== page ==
[From Douglas by N Mathieson in draft.1961]

Douglas

The winter of 1838 brought unusual excitement to Douglas when its normal peace was shattered by riots. A shortage of potatoes in America had caused the shipment by speculators in the town, of an unusually large portion of the Manx supply and this had resulted in a rise in the price of them . Alarmed by this attack on one of their principal items of food some members of the lower class became greatly alarmed and excited, and in November 1838 began breaking shop windows and otherwise behaving in a riotous manner. The High Bailiff, in the hope of controlling this mob, swore-in a number of respectable tradesmen as Special Constables, but their efforts had little effect, and when firing broke out he sent for troops from Castletown. Four of the ringleaders were promptly arrested by the soldiers and sent to Castle Rushen ;and on this the trouble subsided, and in a few days the troops returned.

A year later there was more excitement when the marriage of the young queen, Victoria, was celebrated with enthusiasm by the inhabitants of the town. Though but a few days notice of the exact date upon which it was to take place a fund was at once raised to provide a good meal for the-poor together with gifts of coal . Services were arranged at St. George's and St. Barnabas and shops and offices were shut. The morning of the happy day, was ushered in by the flying of flags and the firing of cannon, though no bells could be rung because, alas, there were none in the town. The Rechabites and the Odd Fellows in their full regalia and proceeded by bands of music attended divine service and afterwards marched through the streets to the House of Industry. Here the National Anthem was played and some three hundred members of the poor were given a good meal of beef, soup and Plum-pudding. Later, the children of the various Sunday Schools in numbers more than a thousand, received each a very large plum-bun. At night there were illuminations in parts of the town and, generally speaking, a good time was had by all.. {At the same time it was arranged that in order to celebrate such a worthy occasion in a useful and lasting manner steps should be taken to build and enclose a [] for the case of the sick a committee of influential men at once - unreadable text}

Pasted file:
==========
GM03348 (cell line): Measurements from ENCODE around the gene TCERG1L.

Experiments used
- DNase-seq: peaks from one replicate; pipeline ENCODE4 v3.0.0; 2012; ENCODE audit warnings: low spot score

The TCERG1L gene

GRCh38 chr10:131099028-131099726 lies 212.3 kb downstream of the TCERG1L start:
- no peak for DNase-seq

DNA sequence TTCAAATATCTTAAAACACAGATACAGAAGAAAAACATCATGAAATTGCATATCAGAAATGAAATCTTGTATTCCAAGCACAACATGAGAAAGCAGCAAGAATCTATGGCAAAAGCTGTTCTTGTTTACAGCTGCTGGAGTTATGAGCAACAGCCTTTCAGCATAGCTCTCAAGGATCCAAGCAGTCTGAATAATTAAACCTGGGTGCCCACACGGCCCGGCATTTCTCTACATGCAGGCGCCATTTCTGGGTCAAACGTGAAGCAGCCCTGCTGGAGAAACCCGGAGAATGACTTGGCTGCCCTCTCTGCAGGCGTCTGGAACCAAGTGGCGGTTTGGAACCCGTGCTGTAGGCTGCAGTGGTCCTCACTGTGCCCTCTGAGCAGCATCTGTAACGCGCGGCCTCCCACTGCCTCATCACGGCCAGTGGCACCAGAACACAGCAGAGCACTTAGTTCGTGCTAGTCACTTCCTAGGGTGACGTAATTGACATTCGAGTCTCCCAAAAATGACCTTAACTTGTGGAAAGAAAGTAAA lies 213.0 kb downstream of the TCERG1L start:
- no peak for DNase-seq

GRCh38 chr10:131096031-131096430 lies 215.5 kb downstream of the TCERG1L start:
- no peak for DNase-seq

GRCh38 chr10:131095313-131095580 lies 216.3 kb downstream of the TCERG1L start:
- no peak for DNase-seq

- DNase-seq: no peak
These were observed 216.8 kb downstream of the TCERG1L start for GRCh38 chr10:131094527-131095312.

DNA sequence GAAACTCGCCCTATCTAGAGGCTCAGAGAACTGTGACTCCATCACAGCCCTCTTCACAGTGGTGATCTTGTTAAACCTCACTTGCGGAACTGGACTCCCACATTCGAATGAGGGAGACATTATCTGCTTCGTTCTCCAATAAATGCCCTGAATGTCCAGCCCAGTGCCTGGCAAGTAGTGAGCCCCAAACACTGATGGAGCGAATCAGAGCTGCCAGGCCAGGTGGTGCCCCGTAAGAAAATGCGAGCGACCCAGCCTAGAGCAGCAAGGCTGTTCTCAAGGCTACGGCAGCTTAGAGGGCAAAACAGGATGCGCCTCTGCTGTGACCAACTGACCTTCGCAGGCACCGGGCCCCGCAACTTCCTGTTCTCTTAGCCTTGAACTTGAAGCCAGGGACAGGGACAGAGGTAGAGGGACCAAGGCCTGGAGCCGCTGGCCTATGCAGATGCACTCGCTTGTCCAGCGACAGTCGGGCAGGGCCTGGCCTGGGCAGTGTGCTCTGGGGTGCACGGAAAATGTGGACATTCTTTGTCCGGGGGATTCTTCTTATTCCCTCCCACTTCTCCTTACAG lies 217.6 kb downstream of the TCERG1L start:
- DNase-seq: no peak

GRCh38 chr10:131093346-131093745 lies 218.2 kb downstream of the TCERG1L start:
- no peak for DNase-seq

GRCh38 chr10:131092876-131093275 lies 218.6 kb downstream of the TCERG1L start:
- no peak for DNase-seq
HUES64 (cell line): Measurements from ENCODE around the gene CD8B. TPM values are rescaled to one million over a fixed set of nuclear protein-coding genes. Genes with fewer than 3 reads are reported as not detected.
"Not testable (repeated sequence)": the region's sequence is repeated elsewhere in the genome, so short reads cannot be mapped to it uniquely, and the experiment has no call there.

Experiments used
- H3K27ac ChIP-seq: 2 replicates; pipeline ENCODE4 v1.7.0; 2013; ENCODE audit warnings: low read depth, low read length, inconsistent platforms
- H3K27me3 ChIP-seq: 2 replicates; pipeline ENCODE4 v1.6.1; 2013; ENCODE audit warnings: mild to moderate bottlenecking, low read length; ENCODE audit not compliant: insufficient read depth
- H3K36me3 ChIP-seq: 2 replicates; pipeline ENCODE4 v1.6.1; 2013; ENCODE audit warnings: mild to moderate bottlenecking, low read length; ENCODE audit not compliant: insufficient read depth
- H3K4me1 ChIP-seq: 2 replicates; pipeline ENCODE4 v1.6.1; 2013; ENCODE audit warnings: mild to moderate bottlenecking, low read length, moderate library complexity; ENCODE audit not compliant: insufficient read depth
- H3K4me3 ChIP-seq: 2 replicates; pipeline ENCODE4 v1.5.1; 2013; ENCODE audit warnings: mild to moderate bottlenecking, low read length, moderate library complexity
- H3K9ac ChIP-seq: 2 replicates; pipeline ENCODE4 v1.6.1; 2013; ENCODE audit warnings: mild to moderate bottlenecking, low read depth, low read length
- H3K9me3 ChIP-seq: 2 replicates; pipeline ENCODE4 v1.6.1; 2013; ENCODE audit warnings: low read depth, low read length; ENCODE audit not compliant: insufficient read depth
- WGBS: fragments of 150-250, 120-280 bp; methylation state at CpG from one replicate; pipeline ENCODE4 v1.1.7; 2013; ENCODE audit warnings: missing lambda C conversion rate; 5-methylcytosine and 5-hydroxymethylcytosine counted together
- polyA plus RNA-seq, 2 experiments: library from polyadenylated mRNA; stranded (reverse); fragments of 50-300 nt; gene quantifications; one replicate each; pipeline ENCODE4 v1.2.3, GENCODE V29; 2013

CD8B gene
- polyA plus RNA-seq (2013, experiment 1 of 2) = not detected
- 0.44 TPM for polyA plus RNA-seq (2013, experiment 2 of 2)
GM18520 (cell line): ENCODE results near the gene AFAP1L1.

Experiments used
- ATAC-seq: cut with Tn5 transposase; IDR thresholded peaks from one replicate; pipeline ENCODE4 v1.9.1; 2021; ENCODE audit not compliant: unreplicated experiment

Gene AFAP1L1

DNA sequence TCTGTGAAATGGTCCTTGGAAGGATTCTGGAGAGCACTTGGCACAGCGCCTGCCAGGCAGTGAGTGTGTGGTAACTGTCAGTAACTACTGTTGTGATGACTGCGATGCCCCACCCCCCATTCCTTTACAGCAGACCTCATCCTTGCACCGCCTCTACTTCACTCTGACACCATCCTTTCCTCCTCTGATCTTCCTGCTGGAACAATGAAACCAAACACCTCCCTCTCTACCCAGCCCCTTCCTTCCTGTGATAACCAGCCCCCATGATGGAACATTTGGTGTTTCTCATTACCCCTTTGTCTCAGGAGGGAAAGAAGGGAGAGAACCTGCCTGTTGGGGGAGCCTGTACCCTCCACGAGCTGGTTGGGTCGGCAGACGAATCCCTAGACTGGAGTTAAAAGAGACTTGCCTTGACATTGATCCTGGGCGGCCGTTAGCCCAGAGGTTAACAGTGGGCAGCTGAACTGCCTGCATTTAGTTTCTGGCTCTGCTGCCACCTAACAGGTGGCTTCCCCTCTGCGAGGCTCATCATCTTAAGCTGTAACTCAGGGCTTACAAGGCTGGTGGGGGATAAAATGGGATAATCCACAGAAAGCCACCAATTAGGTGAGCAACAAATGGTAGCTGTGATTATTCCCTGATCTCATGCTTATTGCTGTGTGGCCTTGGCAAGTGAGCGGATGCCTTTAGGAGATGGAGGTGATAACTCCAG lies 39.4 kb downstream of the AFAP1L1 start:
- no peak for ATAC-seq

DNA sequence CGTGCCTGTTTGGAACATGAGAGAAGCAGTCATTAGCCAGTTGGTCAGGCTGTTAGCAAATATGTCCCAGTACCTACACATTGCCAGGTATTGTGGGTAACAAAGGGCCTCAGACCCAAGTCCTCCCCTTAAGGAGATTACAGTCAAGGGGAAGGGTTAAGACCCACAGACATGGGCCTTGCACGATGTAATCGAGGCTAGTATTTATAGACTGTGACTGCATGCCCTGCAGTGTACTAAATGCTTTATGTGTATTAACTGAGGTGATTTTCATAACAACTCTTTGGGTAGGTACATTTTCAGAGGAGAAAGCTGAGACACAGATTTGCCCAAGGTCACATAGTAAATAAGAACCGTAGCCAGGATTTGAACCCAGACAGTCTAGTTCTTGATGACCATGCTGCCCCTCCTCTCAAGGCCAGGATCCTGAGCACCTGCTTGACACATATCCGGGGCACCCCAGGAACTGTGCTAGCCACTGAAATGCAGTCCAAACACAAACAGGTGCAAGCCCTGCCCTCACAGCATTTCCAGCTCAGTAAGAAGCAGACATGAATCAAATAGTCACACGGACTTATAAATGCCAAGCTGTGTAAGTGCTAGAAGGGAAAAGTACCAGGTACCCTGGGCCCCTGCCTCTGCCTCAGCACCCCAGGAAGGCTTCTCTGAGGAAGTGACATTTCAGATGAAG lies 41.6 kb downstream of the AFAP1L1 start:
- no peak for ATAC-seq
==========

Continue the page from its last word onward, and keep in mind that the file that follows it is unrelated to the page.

Under Civic Administration.

The petition of 1834 which asked for the right to levy rates much as would provide funds for the administration of the town had not been granted, but the desire for local self-government had continued to grow.

From 1660 to 1777 the town had been ruled and administered by the Captain of the local Fort, and since that date by a High Bailiff who was in sole charge. This system, it was felt by the residents, was now outdated and should be changed, and in 1844 a Public Meeting called for the purpose asked that the control of the town should be put in the hands of Council. This also the Government refused, and it was not until 1860 that the citizens got what they had waited so long to obtain.

But at length, on the 1st.May 1860 there was promulgated an Act "to provide for paving, cleansing and lighting the streets of Douglas, and for making public sewers therein and otherwise improving the town." It provided also for the election of nine Commissioners and the levying of a rate on property, though this was not to be higher than 1/- in the pound. As an offset to the payment of this rate the inhabitants were exempted from performing the labour on the roads for which they had hitherto been liable.

The Commissioners were elected and at once got to work. Although the rate was supposed not to exceed a shilling in the pound it appears to have been levied at the rate of 3/- for each house, of which there were 1,767.

A year later there were 1,888,while the population - which in 1851 had been 9,880 - had increased to 12,389,(This great increase was due largely to the fact that in the latter census the Douglas figure included residents in various localities which had previously been shown in the figure for Onchan,) The area for which they became responsible was defined as (approximately) that enclosed within a line drawn behind the South Quay (at where the Swing Bridge now is) to a point on the Castletown road between the Douglas Bridge and the Nunnery mills. Crossing the river here the line ran straight to a point about 200 yds. up Rosemount at Eastfield, and thence in a northeasterly direction to what is now the junction of Marathon Road and Princes Road. there, inclining sharply to the right, it ran down to the shore near where the Crescent Cinema now is.

It was at this date (1840) also that the residence of the Governor was transferred to Douglas 1 from Castletown, and when the Government offices followed nine years later Douglas could congratulate itself on being not only the largest town in the Island and the commercial capital but now, in every respect entitled to that description.